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We visit the photo-shoot site thats become a monument to Elliott Smith

By DMO Affiliate
Reading the news about Elliott Smiths death is one of those memories my mind has granted total recall and clarity. Of the brain-clutter gathered in nearly 30 years on this Earth, only a few memories stand out like this: meeting my wife, getting a phone call from Sean ONeal asking if Id like to work for the Austin outpost of The A.V. Club, the deaths of people I actually knew, and sitting in front of a bulky laptop in my freshman-year dorm room, discovering (from the front page of weezer.com, of all places) that a musician who had l was just growing to love was no longer among us. What happened next is also forever stuck in my head: a sour feeling in my stomach, and then the impulse to rush to the campus record store, Flat, Black, And Circular, to pick up “Pretty (Ugly Before)” b/w “A Distorted Reality Is Now A Necessity To Be Free,” the last piece of Smiths music he lived to see released. Id passed it over while combing through the 7-inches a few days before, and I hoped like crazy that no one else had bought it in the interimor heard the news and had the same impulse I had. Fortunately, it was in the same spot Id left it, the paper-cutout-skyline of its sleeve resting against other singles that just werent as important at the time. The single was a reminder that while people flit in and out of our lives, they leave pieces of themselves to be remembered by. And Elliott Smith left behind a lot of himself in his songs, a confessional body of work with a Beatles-esque tunefulness and an emotional openness that attracted listeners who mapped their own sorrows onto “Say Yes or found a kindred spirit in “Somebody That I Used To Know.” The album that contains the latter song, 2000s Figure 8, also gave Smiths fans a way to memorialize the fallen musician, thanks to its cover photo. The swooping backdrop of that imageshot by rock photographer Autumn De Wildeis a fixture of Smiths adopted hometown, Los Angeles, a mural leading the residents of Silver Lake to the front door of Solutions!, an all-purpose audio, video, and electronics shop on Sunset Boulevard.  According to Anji Williams, founder of local outreach group Punk Rock Marthas, Smith fans began affixing temporary tributes to the mural shortly after his deaththough as is the case with other de facto rock monuments like the brick wall outside Abbey Road Studios or Jim Morrisons grave, the notes of thanks and appreciation eventually grew more permanent. Plagued by graffitiand at one point hijacked by a viral-marketing campaign for Roger Waters live performances of Pink Floyds The Wallthe mural has required multiple restorations in the decade since Smiths death, including one intentionally fleeting redux overseen by Williams and Punk Rock Marthas, which coated the paintings stripes in scrawled lyrics, messages from fans, and a flock of paper cranes. When The A.V. Club visited Solutions!, owner Stephon Lew had recently given the wall a fresh coat of paint, its whites crisp and clean, the stripes leading to vivid blobs of red and black on the sidewalk. Yet theres still a poignancy to the fact that so many fans had previously left their own impression on the wallmuch as Smiths music has left an impression on them. In an e-mail sent prior to The A.V. Clubs visit, Lew mentioned his wish that the mural be viewed not as a wailing wall, but rather a celebration of Smiths life and work. Standing in front of the murals refreshed form, feeling as if De Wilde and Smith could set up camp in front of the swirl at any moment, its easy to fulfill that wish.  Like Smiths music, the wall is an understated, direct work of art. And it too can be read like a Rorschach ink blot, made out to be lines on a piece of sheet music or winding bits of circuitrythe red ones representing love, passion, or blood. Take a look at it from across the street, and its simply a big “S—as in “Solutions!” or “Stephon.” Or, in light of the musician who brought us here, “Smith.”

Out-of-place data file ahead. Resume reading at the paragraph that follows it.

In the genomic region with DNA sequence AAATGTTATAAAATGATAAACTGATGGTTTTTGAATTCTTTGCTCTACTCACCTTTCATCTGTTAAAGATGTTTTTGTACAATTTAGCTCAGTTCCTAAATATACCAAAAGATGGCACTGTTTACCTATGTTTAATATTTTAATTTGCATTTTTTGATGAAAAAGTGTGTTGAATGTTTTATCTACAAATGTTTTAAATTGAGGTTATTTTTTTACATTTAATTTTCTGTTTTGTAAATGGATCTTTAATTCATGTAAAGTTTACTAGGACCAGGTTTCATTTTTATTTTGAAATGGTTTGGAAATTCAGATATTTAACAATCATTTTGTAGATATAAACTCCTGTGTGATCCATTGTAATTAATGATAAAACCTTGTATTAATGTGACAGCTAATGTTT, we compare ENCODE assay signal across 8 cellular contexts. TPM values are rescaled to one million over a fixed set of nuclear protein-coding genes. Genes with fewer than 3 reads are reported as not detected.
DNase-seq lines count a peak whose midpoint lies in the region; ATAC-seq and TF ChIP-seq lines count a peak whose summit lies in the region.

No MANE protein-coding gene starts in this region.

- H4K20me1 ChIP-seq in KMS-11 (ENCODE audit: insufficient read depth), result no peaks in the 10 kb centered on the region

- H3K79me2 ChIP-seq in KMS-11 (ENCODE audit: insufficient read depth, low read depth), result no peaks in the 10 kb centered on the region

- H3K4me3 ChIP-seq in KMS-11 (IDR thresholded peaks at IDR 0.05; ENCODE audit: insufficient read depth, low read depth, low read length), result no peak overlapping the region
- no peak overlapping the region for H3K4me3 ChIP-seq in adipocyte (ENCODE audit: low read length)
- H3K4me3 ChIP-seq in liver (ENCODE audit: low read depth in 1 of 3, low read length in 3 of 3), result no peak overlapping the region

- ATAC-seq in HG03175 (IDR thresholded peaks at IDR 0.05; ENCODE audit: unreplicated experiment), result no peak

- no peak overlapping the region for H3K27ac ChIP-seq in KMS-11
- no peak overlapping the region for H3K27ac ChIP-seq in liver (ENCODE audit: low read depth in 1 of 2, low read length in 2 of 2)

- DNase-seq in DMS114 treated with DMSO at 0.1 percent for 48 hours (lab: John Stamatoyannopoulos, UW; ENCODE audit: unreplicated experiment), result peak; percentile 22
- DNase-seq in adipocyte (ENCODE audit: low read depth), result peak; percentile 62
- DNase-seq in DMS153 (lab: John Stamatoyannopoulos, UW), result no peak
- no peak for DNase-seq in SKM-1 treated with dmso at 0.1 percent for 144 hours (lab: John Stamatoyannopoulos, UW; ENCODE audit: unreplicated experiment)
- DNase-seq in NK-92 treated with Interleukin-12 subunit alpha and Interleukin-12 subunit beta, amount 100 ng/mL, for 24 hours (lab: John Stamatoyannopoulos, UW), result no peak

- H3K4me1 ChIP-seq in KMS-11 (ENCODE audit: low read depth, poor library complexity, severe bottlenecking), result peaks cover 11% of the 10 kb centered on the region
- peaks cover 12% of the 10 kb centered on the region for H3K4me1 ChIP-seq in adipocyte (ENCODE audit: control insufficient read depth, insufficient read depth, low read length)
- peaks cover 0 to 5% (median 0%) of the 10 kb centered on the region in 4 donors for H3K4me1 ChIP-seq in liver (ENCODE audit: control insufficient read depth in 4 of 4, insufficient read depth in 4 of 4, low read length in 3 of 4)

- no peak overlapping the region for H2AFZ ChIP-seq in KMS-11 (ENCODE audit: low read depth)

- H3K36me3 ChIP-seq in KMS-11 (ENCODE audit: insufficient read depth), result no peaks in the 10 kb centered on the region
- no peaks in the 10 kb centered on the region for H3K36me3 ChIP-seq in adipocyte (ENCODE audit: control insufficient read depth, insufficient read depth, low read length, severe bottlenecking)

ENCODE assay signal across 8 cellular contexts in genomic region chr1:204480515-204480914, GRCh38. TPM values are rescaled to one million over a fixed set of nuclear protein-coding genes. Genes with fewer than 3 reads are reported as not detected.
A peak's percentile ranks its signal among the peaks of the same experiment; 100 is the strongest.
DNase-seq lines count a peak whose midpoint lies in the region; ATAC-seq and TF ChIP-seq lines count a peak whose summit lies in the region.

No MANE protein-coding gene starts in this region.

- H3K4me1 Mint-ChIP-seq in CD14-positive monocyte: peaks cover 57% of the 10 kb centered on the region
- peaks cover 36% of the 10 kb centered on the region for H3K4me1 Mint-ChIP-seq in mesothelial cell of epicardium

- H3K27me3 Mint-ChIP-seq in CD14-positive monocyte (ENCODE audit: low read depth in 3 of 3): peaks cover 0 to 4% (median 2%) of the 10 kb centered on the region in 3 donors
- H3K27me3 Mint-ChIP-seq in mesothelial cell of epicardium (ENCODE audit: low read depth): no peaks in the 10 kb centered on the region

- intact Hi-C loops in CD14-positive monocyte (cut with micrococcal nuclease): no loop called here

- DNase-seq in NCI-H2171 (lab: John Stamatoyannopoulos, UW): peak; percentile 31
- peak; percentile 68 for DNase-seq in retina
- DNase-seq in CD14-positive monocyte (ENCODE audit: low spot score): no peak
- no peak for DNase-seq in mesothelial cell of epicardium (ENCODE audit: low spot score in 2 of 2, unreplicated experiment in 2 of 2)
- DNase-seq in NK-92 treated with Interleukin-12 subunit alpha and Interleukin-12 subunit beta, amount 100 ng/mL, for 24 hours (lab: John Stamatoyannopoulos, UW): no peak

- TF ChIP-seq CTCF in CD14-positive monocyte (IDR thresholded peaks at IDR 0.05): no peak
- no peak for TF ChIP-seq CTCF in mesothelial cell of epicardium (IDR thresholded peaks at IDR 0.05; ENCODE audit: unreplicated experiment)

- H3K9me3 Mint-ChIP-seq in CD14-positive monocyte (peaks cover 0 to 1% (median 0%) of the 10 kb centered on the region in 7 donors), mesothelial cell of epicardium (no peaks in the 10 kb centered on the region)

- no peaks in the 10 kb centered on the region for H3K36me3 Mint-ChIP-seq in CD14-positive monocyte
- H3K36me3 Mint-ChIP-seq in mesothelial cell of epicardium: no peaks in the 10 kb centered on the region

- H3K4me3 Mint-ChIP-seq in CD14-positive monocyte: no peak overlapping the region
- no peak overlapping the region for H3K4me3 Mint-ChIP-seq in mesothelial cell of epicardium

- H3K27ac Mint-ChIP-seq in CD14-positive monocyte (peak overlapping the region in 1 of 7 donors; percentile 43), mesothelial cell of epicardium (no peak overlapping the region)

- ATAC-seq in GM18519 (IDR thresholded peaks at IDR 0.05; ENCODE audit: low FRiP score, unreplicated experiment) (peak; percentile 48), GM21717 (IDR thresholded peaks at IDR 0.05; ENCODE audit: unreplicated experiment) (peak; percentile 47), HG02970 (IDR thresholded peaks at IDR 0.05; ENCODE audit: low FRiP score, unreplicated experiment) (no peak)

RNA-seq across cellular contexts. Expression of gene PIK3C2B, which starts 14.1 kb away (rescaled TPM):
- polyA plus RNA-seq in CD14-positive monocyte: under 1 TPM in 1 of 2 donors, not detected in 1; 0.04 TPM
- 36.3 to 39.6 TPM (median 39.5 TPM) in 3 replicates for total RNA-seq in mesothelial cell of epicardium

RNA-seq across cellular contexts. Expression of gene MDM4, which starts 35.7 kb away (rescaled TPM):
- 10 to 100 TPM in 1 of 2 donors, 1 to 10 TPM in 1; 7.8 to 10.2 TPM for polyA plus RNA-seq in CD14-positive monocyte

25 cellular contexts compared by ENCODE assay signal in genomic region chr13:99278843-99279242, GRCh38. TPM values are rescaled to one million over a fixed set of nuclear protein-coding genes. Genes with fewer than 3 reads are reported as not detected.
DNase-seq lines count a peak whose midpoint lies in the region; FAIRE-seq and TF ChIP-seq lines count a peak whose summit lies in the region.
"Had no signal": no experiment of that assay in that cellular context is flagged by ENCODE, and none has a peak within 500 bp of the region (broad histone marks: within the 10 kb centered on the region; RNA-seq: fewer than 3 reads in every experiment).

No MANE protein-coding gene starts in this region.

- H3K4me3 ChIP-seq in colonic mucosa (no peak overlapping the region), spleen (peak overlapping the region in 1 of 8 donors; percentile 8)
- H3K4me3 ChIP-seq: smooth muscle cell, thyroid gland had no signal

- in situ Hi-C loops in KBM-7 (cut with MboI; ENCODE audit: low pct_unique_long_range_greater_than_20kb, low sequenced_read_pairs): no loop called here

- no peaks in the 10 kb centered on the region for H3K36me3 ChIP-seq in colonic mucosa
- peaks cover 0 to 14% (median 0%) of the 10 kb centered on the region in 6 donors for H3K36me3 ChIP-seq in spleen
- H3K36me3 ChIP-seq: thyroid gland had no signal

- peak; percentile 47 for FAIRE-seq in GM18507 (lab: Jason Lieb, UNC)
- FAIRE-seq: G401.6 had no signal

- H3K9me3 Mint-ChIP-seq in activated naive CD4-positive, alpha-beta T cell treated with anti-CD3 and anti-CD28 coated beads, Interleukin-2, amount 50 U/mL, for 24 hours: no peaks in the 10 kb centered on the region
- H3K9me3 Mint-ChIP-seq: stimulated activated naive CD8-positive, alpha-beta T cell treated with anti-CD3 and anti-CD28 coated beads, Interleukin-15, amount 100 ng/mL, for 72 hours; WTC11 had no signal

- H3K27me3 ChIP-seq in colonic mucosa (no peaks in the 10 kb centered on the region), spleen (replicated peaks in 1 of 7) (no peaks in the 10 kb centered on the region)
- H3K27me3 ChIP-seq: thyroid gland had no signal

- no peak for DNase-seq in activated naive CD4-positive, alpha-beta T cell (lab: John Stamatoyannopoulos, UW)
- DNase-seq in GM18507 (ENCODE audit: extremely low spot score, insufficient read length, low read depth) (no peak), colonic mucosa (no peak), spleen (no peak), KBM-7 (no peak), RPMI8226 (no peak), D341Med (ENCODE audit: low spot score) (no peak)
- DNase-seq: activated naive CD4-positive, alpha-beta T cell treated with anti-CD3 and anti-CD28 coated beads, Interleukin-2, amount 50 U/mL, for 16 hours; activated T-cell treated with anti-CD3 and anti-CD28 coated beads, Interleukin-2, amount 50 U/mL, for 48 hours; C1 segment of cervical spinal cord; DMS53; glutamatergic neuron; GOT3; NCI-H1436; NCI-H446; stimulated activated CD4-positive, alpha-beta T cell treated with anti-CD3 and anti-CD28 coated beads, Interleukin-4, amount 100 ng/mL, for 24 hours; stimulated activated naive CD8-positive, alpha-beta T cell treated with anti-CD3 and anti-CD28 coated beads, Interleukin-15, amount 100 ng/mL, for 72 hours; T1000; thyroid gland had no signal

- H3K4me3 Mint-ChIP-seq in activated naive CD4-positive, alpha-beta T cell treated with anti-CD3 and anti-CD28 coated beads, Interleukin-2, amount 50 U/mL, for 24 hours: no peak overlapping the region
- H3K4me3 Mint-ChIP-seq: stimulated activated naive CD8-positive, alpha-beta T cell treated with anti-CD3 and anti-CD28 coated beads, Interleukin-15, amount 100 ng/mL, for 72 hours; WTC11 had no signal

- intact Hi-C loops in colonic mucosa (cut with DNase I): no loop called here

We visit the photo-shoot site thats become a monument to Elliott Smith




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